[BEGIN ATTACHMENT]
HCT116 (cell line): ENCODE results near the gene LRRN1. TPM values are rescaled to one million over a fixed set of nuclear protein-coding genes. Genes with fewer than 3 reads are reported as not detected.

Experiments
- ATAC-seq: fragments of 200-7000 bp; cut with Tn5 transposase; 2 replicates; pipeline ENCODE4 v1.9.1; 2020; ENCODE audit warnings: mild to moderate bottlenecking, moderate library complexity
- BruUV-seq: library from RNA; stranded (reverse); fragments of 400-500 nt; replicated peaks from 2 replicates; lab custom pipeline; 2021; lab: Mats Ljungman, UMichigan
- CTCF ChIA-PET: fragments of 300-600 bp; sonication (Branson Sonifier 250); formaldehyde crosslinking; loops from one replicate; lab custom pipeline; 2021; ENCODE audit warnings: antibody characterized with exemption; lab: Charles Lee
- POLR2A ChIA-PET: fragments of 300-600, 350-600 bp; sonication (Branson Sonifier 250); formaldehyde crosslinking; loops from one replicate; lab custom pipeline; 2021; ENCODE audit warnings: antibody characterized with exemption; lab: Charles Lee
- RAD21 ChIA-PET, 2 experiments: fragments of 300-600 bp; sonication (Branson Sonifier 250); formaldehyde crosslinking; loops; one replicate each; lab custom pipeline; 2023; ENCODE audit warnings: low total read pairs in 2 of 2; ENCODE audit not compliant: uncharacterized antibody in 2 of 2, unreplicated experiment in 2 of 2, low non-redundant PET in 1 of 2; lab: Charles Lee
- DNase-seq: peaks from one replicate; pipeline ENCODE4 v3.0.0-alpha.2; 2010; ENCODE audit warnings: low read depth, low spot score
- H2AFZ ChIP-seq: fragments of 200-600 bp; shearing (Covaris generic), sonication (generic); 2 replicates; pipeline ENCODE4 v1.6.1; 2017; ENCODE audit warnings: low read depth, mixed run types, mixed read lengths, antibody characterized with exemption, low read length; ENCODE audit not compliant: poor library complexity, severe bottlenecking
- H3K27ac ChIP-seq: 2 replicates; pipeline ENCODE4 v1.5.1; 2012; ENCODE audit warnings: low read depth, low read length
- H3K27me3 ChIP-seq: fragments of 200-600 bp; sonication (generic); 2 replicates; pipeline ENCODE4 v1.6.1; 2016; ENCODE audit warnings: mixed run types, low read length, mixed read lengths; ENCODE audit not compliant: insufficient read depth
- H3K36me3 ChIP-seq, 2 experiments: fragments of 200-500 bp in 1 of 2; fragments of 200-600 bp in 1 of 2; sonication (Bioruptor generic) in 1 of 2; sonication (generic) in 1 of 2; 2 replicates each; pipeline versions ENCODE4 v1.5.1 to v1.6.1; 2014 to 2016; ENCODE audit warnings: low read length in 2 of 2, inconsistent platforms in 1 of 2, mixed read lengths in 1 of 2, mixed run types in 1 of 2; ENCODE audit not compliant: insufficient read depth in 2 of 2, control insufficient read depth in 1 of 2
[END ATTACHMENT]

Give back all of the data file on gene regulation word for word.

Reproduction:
HCT116 (cell line): ENCODE results near the gene LRRN1. TPM values are rescaled to one million over a fixed set of nuclear protein-coding genes. Genes with fewer than 3 reads are reported as not detected.

Experiments
- ATAC-seq: fragments of 200-7000 bp; cut with Tn5 transposase; 2 replicates; pipeline ENCODE4 v1.9.1; 2020; ENCODE audit warnings: mild to moderate bottlenecking, moderate library complexity
- BruUV-seq: library from RNA; stranded (reverse); fragments of 400-500 nt; replicated peaks from 2 replicates; lab custom pipeline; 2021; lab: Mats Ljungman, UMichigan
- CTCF ChIA-PET: fragments of 300-600 bp; sonication (Branson Sonifier 250); formaldehyde crosslinking; loops from one replicate; lab custom pipeline; 2021; ENCODE audit warnings: antibody characterized with exemption; lab: Charles Lee
- POLR2A ChIA-PET: fragments of 300-600, 350-600 bp; sonication (Branson Sonifier 250); formaldehyde crosslinking; loops from one replicate; lab custom pipeline; 2021; ENCODE audit warnings: antibody characterized with exemption; lab: Charles Lee
- RAD21 ChIA-PET, 2 experiments: fragments of 300-600 bp; sonication (Branson Sonifier 250); formaldehyde crosslinking; loops; one replicate each; lab custom pipeline; 2023; ENCODE audit warnings: low total read pairs in 2 of 2; ENCODE audit not compliant: uncharacterized antibody in 2 of 2, unreplicated experiment in 2 of 2, low non-redundant PET in 1 of 2; lab: Charles Lee
- DNase-seq: peaks from one replicate; pipeline ENCODE4 v3.0.0-alpha.2; 2010; ENCODE audit warnings: low read depth, low spot score
- H2AFZ ChIP-seq: fragments of 200-600 bp; shearing (Covaris generic), sonication (generic); 2 replicates; pipeline ENCODE4 v1.6.1; 2017; ENCODE audit warnings: low read depth, mixed run types, mixed read lengths, antibody characterized with exemption, low read length; ENCODE audit not compliant: poor library complexity, severe bottlenecking
- H3K27ac ChIP-seq: 2 replicates; pipeline ENCODE4 v1.5.1; 2012; ENCODE audit warnings: low read depth, low read length
- H3K27me3 ChIP-seq: fragments of 200-600 bp; sonication (generic); 2 replicates; pipeline ENCODE4 v1.6.1; 2016; ENCODE audit warnings: mixed run types, low read length, mixed read lengths; ENCODE audit not compliant: insufficient read depth
- H3K36me3 ChIP-seq, 2 experiments: fragments of 200-500 bp in 1 of 2; fragments of 200-600 bp in 1 of 2; sonication (Bioruptor generic) in 1 of 2; sonication (generic) in 1 of 2; 2 replicates each; pipeline versions ENCODE4 v1.5.1 to v1.6.1; 2014 to 2016; ENCODE audit warnings: low read length in 2 of 2, inconsistent platforms in 1 of 2, mixed read lengths in 1 of 2, mixed run types in 1 of 2; ENCODE audit not compliant: insufficient read depth in 2 of 2, control insufficient read depth in 1 of 2